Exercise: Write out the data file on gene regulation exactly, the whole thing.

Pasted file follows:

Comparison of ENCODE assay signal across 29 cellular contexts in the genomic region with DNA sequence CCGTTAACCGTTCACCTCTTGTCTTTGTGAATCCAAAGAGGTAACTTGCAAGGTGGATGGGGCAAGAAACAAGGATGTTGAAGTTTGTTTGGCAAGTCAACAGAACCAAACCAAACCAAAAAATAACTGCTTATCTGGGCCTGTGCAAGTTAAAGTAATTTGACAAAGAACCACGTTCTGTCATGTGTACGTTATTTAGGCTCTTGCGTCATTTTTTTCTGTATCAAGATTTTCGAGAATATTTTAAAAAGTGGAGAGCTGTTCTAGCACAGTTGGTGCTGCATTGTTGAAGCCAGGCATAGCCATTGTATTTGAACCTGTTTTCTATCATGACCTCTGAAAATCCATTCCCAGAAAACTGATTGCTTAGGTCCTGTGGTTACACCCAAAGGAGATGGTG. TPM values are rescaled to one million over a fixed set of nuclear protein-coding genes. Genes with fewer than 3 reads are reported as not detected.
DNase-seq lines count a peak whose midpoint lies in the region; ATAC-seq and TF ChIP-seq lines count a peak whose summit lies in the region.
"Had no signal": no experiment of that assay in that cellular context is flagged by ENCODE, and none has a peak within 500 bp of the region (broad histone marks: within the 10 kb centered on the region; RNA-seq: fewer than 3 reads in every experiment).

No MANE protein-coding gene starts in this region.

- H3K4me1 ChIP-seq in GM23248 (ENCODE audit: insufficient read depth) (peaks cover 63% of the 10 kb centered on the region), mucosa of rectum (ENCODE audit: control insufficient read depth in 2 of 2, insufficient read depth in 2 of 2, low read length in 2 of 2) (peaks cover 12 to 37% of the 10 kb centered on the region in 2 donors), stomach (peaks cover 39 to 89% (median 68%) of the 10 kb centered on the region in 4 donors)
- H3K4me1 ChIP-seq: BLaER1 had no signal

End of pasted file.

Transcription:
Comparison of ENCODE assay signal across 29 cellular contexts in the genomic region with DNA sequence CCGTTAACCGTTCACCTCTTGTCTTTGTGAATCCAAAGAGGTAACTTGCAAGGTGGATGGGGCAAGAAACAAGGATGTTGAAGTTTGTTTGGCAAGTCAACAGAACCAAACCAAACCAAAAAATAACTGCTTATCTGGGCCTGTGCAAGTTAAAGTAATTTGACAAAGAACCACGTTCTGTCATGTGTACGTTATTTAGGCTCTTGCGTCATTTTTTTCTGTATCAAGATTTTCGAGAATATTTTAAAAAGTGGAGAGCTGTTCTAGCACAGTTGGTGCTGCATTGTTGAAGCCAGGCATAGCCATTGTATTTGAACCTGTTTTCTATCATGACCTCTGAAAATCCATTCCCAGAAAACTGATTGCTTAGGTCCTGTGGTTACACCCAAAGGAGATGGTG. TPM values are rescaled to one million over a fixed set of nuclear protein-coding genes. Genes with fewer than 3 reads are reported as not detected.
DNase-seq lines count a peak whose midpoint lies in the region; ATAC-seq and TF ChIP-seq lines count a peak whose summit lies in the region.
"Had no signal": no experiment of that assay in that cellular context is flagged by ENCODE, and none has a peak within 500 bp of the region (broad histone marks: within the 10 kb centered on the region; RNA-seq: fewer than 3 reads in every experiment).

No MANE protein-coding gene starts in this region.

- H3K4me1 ChIP-seq in GM23248 (ENCODE audit: insufficient read depth) (peaks cover 63% of the 10 kb centered on the region), mucosa of rectum (ENCODE audit: control insufficient read depth in 2 of 2, insufficient read depth in 2 of 2, low read length in 2 of 2) (peaks cover 12 to 37% of the 10 kb centered on the region in 2 donors), stomach (peaks cover 39 to 89% (median 68%) of the 10 kb centered on the region in 4 donors)
- H3K4me1 ChIP-seq: BLaER1 had no signal